Dr. Elisabeth Leake is the Lee E. Dirks Professor in Diplomatic History and Associate Professor of History at the Fletcher School, which she joined in 2022. She trained in global history at Yale University and the University of Cambridge, where she completed her PhD in 2013. She held a three-year Leverhulme Early Career Fellowship at Royal Holloway, University of London, from 2013–16, before taking up a permanent position at the University of Leeds in 2016.
Dr. Leake's research to date has been broadly focused on the global histories of decolonization and the Cold War. Her first book, "The Defiant Border: The Afghan-Pakistan Borderlands in the Era of Decolonization, 1936–65," rethinks the political development of Pakistan's Federally Administered Tribal Areas. She asks why this region has remained largely autonomous to this day, despite Pakistani and Afghan state-building activities and interference from British and later American policymakers. This book distinctively reintegrates South Asia's border zones into twentieth-century global histories, placing the subcontinent and its peripheries in a wider international and trans-Asian context. Dr. Leake reflects on the impacts of decolonization and US Cold War policies on local political and social developments in the Afghan-Pakistan borderlands, as well as local populations' reactions to shifts in national, regional, and global dynamics. Using the frontier's Pashtuns as a case study, she demonstrates the crucial role that peripheral, potentially "anti-state" actors can play in influencing social, political, economic, and strategic relationships at all levels of governance.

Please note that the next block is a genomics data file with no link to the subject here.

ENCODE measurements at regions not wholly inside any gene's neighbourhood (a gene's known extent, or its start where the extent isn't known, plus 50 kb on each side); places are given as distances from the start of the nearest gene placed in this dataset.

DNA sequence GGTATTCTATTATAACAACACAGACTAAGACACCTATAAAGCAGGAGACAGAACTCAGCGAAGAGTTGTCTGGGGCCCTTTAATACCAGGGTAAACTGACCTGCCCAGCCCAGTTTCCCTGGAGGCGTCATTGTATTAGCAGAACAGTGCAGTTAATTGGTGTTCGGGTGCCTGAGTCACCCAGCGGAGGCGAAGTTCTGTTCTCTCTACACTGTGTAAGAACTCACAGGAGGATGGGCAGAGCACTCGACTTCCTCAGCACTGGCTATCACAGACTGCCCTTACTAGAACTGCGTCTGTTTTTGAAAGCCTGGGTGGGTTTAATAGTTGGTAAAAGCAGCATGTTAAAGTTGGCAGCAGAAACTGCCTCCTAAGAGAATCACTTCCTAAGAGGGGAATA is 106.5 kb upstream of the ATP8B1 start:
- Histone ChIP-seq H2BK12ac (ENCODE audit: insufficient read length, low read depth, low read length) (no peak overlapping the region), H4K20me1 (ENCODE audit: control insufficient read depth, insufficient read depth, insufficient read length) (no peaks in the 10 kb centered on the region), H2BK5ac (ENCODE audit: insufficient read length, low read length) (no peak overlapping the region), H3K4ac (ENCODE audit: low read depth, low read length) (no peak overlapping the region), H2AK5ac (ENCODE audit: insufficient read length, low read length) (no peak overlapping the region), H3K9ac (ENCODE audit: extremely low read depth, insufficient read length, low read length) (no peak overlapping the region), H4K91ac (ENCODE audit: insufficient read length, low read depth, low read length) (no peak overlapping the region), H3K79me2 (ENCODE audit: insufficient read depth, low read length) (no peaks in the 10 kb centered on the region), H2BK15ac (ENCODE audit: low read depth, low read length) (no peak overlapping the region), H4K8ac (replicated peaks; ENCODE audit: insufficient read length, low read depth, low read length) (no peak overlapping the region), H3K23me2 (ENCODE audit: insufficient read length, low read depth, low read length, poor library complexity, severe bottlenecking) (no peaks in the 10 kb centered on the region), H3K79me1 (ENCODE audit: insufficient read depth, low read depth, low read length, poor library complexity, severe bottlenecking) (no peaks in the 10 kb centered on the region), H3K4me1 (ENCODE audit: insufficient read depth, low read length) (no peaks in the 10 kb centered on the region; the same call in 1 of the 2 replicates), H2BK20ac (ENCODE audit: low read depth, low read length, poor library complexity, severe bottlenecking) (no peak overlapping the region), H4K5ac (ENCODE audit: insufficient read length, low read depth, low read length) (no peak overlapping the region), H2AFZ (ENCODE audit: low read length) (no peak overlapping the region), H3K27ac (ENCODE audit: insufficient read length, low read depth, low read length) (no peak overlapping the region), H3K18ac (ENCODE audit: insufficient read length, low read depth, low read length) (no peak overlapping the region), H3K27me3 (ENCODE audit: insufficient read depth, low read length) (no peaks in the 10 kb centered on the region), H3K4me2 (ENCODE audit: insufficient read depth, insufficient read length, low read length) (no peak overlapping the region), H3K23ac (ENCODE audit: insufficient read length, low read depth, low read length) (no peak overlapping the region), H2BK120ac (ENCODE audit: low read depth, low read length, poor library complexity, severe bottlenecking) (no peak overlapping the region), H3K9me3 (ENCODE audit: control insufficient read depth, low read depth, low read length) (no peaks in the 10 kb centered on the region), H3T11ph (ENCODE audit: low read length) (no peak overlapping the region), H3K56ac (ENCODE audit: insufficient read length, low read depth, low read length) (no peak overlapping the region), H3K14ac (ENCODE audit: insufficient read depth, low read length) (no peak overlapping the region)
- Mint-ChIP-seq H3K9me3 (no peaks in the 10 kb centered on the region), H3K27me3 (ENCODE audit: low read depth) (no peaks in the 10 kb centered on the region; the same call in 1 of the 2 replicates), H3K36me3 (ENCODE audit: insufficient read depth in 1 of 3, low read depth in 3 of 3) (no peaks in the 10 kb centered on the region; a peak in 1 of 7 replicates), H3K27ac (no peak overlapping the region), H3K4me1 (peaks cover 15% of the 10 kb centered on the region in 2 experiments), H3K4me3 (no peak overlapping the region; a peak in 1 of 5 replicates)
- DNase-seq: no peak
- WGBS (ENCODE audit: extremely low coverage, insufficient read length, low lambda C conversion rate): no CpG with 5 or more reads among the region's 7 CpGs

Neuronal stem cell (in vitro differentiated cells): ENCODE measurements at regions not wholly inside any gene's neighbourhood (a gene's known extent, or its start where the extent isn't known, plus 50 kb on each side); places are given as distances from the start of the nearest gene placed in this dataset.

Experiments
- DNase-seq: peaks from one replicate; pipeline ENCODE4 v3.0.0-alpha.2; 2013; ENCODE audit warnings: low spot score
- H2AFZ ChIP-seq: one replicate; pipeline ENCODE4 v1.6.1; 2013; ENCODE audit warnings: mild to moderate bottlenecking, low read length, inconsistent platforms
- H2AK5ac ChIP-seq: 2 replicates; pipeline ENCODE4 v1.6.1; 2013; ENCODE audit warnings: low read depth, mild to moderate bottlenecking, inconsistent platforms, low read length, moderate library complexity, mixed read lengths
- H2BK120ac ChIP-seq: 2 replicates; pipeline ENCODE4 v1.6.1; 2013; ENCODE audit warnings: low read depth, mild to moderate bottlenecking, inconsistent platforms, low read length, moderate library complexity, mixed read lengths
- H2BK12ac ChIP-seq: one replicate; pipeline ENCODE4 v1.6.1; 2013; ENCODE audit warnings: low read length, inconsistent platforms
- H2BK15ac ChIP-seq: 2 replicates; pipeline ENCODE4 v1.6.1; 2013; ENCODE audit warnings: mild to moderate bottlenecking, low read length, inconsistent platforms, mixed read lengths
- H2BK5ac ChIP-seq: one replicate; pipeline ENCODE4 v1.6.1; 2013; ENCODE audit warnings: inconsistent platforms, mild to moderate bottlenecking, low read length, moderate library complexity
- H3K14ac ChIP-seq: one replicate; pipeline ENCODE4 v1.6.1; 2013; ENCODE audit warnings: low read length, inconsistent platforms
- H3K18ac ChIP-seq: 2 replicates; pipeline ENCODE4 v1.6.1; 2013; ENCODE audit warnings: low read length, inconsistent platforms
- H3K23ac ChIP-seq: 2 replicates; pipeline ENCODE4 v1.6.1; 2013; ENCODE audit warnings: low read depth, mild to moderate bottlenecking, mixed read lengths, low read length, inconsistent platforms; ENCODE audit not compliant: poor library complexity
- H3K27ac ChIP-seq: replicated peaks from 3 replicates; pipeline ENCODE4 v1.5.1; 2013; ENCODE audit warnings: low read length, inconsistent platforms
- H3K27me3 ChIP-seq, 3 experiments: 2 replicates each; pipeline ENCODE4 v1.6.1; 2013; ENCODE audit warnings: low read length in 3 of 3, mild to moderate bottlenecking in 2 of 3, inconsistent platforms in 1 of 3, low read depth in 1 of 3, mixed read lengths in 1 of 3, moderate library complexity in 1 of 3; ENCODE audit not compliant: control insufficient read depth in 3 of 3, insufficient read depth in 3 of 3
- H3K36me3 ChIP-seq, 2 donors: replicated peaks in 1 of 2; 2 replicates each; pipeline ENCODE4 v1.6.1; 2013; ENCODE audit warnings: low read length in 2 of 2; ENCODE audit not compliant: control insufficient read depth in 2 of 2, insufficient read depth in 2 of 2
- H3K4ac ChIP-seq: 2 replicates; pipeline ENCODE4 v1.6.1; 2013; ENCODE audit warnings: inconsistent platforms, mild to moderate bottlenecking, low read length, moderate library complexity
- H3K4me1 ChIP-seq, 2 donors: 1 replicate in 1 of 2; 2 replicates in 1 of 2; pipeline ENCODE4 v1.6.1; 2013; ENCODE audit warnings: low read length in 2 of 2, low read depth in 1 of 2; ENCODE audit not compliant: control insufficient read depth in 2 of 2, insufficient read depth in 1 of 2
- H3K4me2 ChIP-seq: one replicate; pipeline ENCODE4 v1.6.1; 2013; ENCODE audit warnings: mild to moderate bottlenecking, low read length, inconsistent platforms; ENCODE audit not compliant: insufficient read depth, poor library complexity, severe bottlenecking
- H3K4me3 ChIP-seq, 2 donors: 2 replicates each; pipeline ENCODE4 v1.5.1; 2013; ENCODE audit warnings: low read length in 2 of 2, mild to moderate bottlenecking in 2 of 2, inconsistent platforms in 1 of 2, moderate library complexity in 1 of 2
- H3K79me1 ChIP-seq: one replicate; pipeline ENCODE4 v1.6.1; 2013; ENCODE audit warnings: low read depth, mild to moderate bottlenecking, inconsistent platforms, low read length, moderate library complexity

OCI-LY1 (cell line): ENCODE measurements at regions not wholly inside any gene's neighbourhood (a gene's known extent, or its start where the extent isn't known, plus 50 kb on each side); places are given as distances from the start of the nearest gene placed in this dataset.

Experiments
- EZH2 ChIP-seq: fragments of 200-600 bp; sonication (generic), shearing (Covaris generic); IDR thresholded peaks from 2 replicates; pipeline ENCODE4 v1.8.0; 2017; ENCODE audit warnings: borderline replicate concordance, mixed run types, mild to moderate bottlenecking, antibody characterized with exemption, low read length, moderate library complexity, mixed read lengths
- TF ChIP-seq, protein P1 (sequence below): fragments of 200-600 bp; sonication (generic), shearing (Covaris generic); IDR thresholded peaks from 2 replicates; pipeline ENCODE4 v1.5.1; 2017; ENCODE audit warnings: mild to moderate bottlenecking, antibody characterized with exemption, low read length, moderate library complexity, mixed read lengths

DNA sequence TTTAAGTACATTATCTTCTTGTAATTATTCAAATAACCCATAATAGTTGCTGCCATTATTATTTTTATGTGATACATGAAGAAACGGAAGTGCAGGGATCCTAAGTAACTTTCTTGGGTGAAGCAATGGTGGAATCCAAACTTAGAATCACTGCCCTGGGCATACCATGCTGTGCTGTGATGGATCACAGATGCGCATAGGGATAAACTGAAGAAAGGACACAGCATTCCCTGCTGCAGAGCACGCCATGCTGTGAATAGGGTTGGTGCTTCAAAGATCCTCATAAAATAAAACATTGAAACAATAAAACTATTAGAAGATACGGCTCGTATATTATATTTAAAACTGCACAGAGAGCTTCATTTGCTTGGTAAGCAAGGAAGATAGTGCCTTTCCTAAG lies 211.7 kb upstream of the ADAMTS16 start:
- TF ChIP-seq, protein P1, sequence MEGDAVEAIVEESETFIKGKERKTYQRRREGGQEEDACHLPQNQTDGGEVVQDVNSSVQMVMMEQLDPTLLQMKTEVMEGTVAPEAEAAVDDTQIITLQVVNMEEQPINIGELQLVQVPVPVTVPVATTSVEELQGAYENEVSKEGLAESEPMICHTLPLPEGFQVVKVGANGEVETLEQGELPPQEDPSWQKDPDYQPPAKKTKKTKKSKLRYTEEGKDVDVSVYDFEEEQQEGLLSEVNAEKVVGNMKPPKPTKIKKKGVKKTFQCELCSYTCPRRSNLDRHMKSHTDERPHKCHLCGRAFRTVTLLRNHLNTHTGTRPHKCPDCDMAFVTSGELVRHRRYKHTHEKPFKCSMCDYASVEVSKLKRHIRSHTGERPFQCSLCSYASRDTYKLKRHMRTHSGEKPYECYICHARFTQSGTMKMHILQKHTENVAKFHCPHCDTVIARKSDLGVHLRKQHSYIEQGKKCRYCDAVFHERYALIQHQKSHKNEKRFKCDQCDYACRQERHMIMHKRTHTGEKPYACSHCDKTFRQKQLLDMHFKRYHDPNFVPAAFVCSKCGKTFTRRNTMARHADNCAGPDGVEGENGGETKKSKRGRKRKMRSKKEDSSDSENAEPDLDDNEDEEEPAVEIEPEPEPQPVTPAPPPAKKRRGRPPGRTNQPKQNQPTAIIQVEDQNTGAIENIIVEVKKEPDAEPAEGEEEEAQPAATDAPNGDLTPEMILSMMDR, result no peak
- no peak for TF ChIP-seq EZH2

Her second book, "Afghan Crucible: The Soviet Invasion and the Making of Modern Afghanistan," was published by Oxford University Press in 2022. This is a new global history of the Soviet invasion of Afghanistan, 1979–89, interweaving local, regional, and international histories of the civil war of the 1980s. Through an innovative methodology that brings together the perspective of many of the different actors involved in the Afghan civil war - the People's Democratic Party of the Afghanistan, Afghan resistance groups, and refugees; state actors from the Soviet Union, United States, Pakistan, India, Iran, and China; representatives from the United Nations and UNHCR - she explores how the Afghan civil war posed a litmus test not just for Afghanistan but also for anti-colonialism, the postcolonial nation-state, and the international system.
Dr. Leake is currently working on a global history of decolonization and developing a research network examining the comparative and interconnected histories of oppositional politics and modes of dissent in the years immediately following political independence in decolonizing states. She is the chief editor of the Journal of Global History, and she is also one of the organizers of NIHSA (New International Histories of South Asia), a research and public engagement network that explores South Asia's global engagement in historical context.